Growing and scaling startups –  Coaching session with Hack for Earth

Marie Claire Maxwell and Mikael Ahlström
Marie Claire Maxwell and Mikael Ahlström

Hack for Earth, which took place during COP28, was a global hackathon held online and at the COP28 event in Dubai, United Arab Emirates. The event aimed to address the challenges of climate change by seeking tangible solutions. With over 1000 teams hailing from 112 countries, this competition transcends borders to address the pressing challenges of sustainability.

The winning teams of Hack for Earth aren’t just celebrated, they’re granted an invaluable opportunity to present their groundbreaking solutions through a compelling pitch for Build for Earth. This platform allows them to showcase their innovation, creativity, and commitment to addressing the world’s most pressing sustainability challenges to a global audience.

Mikael Ahlström from The Park and Marie Claire Maxwell from Business Sweden recently engaged in a coaching session with the winners of the Hackathon, focusing on strategies for startup growth and scalability. Ahlström and Maxwell shared valuable insights and tips for startups during their coaching session. Here’s a summary of their advice.

Combat Fear of Launch

When you meet with investors, your idea confronts reality. You may have a perfect idea and grand aspirations for how customers/investors will embrace your concept. However, upon meeting them it’s important to acknowledge that reality may not always align with our expectations. Reality provides invaluable feedback, empowering you to refine your idea. It’s crucial to take note of the questions and feedback received, learning from each pitch to potentially make enhancements or clarify aspects.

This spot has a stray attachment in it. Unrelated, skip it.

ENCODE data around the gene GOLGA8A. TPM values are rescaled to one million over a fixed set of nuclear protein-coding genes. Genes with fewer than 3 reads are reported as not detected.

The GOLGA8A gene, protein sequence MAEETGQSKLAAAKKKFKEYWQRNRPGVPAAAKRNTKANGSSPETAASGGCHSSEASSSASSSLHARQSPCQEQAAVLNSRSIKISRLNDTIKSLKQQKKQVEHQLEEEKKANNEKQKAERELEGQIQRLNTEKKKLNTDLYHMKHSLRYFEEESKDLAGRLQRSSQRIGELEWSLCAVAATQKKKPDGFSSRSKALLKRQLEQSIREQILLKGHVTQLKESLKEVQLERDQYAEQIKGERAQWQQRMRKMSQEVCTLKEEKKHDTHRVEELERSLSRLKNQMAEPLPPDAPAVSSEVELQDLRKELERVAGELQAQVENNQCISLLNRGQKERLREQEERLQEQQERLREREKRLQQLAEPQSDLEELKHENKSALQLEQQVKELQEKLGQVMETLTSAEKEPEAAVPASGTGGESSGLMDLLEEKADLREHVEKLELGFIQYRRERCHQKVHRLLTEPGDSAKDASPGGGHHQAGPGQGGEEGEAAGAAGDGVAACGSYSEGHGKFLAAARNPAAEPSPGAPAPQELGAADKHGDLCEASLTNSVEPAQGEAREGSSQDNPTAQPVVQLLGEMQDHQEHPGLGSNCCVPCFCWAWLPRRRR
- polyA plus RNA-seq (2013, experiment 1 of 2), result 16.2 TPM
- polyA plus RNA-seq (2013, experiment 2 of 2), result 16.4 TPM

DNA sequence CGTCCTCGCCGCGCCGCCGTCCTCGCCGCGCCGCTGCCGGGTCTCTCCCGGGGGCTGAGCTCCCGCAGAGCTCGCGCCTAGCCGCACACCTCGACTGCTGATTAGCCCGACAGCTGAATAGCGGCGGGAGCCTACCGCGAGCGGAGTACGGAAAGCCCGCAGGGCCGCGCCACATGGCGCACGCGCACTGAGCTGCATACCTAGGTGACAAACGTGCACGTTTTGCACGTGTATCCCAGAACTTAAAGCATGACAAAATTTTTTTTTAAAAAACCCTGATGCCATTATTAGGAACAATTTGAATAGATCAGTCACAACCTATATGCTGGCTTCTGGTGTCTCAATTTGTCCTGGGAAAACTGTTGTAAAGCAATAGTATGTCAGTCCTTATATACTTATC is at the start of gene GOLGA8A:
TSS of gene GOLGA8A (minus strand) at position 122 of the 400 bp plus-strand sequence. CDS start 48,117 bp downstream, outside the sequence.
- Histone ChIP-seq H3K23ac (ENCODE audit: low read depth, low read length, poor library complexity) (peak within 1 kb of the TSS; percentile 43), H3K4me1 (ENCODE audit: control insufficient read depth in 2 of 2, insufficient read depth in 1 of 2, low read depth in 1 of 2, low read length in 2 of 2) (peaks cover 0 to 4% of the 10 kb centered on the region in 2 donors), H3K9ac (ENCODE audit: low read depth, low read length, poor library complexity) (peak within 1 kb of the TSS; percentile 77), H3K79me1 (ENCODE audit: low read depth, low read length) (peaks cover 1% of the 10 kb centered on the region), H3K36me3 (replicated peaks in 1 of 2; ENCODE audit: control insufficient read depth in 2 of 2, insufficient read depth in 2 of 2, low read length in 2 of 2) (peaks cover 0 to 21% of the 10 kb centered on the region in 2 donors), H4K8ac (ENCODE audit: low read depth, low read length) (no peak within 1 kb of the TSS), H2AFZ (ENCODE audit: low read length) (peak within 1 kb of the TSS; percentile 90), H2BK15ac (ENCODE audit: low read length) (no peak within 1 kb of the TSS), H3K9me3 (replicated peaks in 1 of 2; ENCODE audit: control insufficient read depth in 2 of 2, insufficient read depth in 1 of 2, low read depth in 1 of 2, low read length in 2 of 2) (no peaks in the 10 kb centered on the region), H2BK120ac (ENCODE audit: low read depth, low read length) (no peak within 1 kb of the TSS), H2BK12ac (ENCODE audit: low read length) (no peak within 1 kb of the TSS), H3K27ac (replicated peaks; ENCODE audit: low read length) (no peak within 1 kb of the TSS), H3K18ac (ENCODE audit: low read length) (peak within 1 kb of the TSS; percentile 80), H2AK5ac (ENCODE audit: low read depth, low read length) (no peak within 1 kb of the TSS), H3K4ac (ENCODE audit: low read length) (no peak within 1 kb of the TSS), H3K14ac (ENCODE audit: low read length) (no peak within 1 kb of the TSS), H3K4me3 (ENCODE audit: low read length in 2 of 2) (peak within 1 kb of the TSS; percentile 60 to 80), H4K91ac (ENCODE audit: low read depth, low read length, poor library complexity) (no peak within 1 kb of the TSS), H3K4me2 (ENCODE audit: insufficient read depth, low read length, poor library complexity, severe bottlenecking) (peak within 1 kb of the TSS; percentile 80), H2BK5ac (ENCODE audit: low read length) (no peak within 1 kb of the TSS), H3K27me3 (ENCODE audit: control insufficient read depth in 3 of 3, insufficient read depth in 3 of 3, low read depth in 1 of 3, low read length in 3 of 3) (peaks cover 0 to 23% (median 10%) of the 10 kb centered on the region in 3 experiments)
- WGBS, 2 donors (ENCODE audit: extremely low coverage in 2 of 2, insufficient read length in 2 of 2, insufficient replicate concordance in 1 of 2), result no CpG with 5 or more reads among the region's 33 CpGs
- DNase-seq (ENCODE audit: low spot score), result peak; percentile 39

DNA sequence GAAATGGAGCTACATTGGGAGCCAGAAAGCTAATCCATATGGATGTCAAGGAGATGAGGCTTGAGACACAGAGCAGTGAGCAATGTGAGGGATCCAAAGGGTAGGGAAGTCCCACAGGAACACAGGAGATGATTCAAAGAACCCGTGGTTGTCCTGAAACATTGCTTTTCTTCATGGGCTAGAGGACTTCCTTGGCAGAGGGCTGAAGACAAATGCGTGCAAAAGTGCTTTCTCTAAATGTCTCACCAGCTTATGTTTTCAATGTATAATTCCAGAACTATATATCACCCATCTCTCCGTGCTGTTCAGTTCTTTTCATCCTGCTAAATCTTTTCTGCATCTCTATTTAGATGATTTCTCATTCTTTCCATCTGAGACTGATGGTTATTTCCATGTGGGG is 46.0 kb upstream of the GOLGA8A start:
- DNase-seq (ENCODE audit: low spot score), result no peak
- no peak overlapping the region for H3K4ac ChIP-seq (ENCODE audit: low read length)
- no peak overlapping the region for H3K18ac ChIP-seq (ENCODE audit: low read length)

Minimum Viable Product (MVP) is the most cost-effective method to introduce a product to the market. We strive to avoid aiming for perfection right from the start, as this delays receiving feedback. A popular saying goes, ‘If you’re not a little bit embarrassed by the product when you launch it, you’ve launched it too late.’

When receiving feedback or questions, it’s crucial not to take them personally. Instead, view them as opportunities to analyze and improve both your idea and your pitch. It’s essential to maintain an open mind during meetings with investors and to be prepared for the cultural nuances of the audience you’re engaging with.